While neighboring New England is overrun by leaf spotters—tiny 625,000-person Vermont, for one, expects 3.5 million visitors this fall—this charming cluster of towns gets closer to 1 million tourists during the same period. Outside North Hatley, visit the Jacques Robidas Equestrian Center to ride through groves of maples and birch on horseback ($61). Nearby ski area Mont Sutton opens its lifts on fall weekends; soar over colorful canopies, then take a free guided hike.
Replenish yourself with freshly made cider at Saint-Benoît-du-Lac abbey, says Jake Beers of the Sherbrooke Record. Bed down at Le Pleasant Hôtel & Café, where rooms start at $128. Game for something more rustic? Try the cabins and yurts on the 70-acre La Vallée Heureuse du Mont Élan ($73 for two).
Skip popular Asheville, N.C., and head to low-profile Chattanooga, nestled in the Appalachians. In October the typical hotel rate in Chattanooga is just $81, vs. $149 in Asheville. Hike the Cherokee Trail in Stringer’s Ridge Park for a scenic overlook of the city. Or relax on a cruise along the Tennessee River Gorge aboard the Southern Belle riverboat ($36, with lunch). Mark McKnight of outdoor outfitter Rock/Creek suggests renting a kayak (from $25) to paddle around the 19-acre Maclellan Sanctuary on Audubon Island.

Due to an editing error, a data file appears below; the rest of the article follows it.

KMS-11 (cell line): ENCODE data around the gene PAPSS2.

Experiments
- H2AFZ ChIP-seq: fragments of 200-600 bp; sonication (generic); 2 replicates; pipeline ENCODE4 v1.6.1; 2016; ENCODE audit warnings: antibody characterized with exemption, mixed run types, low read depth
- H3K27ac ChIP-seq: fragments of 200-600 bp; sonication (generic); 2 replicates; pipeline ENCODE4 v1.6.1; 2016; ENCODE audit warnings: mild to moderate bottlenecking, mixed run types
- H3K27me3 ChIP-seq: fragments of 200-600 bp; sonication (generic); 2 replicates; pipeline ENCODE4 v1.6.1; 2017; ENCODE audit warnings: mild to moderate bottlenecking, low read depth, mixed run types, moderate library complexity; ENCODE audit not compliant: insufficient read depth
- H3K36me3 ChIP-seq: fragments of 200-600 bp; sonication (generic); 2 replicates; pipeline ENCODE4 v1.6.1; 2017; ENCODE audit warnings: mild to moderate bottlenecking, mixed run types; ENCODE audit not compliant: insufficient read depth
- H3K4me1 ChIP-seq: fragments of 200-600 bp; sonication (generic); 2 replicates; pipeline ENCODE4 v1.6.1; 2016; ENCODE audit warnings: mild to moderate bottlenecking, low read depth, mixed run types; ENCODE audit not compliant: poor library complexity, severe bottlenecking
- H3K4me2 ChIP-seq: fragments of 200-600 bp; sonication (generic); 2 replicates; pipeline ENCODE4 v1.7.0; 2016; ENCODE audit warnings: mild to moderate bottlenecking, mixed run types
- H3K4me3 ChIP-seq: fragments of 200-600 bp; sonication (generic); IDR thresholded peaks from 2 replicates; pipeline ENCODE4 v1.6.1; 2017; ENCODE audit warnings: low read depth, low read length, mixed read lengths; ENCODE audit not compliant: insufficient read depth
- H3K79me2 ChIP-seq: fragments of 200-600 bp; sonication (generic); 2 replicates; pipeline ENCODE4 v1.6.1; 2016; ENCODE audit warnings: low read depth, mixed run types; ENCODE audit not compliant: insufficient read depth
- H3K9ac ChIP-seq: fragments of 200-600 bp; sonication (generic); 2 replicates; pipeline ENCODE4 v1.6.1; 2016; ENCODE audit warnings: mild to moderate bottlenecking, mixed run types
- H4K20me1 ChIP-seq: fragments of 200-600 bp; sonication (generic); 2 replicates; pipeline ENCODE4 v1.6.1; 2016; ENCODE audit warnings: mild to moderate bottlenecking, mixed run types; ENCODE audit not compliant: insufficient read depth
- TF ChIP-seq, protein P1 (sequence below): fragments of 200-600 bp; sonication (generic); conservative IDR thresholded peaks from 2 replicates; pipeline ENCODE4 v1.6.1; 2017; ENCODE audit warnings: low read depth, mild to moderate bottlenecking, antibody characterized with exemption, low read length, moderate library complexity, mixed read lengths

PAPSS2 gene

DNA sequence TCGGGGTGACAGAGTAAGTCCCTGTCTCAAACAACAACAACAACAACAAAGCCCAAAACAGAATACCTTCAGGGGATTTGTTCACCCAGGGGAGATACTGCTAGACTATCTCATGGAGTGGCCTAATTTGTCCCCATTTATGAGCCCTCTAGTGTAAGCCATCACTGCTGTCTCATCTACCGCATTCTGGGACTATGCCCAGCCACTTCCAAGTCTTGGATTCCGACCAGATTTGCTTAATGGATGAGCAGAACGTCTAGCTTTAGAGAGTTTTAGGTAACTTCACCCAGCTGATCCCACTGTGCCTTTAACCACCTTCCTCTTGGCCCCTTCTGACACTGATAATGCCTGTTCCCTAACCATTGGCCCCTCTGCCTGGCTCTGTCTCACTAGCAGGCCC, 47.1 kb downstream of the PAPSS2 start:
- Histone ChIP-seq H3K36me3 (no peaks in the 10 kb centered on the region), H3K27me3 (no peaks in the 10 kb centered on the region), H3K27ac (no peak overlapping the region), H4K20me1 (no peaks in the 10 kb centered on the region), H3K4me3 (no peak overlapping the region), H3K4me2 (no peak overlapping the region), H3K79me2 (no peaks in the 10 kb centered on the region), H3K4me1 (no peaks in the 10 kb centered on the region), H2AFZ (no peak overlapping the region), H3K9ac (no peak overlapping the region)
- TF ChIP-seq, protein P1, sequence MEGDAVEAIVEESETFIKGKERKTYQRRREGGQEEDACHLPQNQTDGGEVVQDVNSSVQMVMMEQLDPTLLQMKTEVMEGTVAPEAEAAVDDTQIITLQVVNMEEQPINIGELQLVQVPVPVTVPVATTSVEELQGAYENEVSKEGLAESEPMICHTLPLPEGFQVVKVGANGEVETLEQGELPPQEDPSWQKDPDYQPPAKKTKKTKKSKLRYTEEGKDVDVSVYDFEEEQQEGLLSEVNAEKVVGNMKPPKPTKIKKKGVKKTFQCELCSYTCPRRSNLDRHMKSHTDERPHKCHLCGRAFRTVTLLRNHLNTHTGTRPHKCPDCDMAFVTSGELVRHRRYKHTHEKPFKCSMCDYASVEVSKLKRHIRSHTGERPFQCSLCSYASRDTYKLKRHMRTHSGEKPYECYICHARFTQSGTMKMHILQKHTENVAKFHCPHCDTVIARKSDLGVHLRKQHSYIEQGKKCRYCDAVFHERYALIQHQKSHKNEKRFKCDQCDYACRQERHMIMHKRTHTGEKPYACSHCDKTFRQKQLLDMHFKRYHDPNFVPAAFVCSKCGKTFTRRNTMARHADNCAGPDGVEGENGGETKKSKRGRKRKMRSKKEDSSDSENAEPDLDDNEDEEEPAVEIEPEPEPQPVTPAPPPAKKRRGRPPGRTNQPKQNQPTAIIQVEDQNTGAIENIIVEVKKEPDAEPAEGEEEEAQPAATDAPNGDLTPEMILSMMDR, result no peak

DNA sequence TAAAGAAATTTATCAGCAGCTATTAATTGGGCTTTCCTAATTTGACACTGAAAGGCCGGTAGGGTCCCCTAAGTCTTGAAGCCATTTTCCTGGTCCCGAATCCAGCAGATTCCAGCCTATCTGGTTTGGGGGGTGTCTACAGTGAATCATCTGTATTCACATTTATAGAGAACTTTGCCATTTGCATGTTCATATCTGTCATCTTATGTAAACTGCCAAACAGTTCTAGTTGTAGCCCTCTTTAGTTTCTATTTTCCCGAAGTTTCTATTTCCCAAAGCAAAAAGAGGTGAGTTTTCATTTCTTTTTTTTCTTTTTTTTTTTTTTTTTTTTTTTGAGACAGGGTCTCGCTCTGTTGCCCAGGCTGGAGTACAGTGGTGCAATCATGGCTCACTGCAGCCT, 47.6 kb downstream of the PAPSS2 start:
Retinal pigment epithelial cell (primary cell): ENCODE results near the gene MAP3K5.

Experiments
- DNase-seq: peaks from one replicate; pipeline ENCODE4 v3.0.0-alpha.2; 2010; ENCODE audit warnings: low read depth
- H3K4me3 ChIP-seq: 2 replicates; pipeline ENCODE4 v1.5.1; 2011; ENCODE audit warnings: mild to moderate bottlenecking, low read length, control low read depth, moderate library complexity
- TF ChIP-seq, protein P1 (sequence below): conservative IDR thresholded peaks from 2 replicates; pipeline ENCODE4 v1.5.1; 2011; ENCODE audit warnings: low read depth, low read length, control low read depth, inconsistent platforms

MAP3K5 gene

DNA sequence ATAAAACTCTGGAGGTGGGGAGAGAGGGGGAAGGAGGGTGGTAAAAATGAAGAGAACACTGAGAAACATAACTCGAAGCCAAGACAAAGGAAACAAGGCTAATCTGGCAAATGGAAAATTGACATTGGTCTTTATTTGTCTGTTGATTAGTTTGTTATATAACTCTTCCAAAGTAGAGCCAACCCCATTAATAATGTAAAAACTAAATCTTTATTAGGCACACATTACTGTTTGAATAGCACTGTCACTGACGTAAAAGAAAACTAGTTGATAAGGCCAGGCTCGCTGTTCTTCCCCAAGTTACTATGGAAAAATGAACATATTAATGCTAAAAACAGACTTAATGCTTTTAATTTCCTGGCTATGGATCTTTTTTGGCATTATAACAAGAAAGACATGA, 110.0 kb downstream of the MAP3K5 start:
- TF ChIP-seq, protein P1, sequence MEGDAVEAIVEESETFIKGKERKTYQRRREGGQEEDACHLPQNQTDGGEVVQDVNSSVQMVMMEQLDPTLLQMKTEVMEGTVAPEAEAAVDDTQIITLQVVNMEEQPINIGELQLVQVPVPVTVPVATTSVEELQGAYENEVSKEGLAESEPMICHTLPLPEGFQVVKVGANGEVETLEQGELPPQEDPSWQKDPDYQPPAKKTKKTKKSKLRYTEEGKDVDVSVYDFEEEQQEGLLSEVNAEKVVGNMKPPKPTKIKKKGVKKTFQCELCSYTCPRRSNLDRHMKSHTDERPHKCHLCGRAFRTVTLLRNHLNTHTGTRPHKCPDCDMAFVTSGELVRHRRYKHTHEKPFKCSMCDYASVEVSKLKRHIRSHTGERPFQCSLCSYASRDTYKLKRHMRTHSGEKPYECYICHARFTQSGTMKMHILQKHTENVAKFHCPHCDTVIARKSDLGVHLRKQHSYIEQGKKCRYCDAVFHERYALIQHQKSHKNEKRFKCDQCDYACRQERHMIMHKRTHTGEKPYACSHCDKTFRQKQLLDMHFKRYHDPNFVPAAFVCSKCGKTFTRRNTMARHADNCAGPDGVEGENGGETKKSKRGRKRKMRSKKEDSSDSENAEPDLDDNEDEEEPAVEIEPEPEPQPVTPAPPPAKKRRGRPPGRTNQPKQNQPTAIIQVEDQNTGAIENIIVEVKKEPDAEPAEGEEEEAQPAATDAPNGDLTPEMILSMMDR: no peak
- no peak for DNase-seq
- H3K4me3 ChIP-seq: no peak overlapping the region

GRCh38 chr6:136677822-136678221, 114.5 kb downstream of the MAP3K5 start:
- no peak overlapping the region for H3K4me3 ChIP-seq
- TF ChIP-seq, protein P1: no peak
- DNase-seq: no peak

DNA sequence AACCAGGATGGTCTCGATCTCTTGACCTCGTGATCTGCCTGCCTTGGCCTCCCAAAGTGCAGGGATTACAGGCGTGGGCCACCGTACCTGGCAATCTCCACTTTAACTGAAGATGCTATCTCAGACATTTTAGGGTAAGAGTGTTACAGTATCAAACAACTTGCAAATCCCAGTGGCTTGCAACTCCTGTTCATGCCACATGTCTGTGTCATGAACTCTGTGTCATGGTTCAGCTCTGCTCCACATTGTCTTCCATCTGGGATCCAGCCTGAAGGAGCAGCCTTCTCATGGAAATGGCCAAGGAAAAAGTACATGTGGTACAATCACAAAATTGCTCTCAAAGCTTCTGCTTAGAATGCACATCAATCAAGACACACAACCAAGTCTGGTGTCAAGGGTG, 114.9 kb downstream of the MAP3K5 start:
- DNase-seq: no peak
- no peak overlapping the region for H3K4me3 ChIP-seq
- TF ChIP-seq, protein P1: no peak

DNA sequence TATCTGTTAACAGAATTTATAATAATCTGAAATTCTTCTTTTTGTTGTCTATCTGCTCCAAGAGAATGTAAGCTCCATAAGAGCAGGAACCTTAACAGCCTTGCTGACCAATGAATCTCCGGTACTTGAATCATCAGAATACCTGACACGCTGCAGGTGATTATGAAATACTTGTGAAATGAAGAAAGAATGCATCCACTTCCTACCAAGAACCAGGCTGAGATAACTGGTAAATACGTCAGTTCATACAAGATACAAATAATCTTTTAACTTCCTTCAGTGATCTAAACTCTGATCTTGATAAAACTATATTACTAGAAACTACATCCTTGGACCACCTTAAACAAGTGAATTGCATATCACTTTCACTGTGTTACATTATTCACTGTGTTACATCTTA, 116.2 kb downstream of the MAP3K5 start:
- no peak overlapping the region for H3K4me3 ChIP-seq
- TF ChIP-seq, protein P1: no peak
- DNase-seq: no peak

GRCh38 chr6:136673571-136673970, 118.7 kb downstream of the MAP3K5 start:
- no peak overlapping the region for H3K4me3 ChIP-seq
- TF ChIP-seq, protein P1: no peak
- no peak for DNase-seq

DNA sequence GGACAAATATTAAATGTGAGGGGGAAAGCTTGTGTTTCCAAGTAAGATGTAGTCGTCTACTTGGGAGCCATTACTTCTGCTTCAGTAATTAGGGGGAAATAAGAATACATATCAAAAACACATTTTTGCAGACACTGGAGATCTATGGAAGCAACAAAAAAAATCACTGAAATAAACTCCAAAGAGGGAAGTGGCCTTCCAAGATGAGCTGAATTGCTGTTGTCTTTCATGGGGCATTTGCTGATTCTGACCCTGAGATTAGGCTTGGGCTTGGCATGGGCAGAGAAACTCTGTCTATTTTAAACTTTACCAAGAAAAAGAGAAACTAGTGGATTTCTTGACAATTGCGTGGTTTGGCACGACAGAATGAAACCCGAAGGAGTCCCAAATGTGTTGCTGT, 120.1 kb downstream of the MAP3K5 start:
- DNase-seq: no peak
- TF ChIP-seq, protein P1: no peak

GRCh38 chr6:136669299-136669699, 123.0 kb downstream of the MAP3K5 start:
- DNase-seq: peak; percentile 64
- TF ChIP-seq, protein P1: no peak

Like hip, modern design? Book a private room ($75) at “boutique hostel” the Crash Pad. For a more traditional stay, choose the historic Sheraton Read House Hotel (starting at $119).
This stunning section of Highway 62 packs a scenic punch. You’ll see red aspens, scrub oak, and flowered rabbitbrush, plus the snowcapped peaks of Mount Sneffels. Ditch the car for a bit and stroll along the Uncompahgre River in nearby Ridgway State Park, says park manager Kirstin Copeland.
Fall is peak season in many foliage destinations, but ski-centric Telluride is actually cheaper in autumn. Save 30% over winter rates when you book at the New Sheridan Hotel in September (starting at $175).
No matter where you’re headed, use these strategies for the best peeping:
Get the download. Use the Audubon Trees app ($4) to identify leaves. RootsRated (free) lists foliage hikes and other outdoor activities.
Find the best route. Many state tourism websites suggest local foliage drives. In New England, YankeeFoliage.com offers a curated selection.
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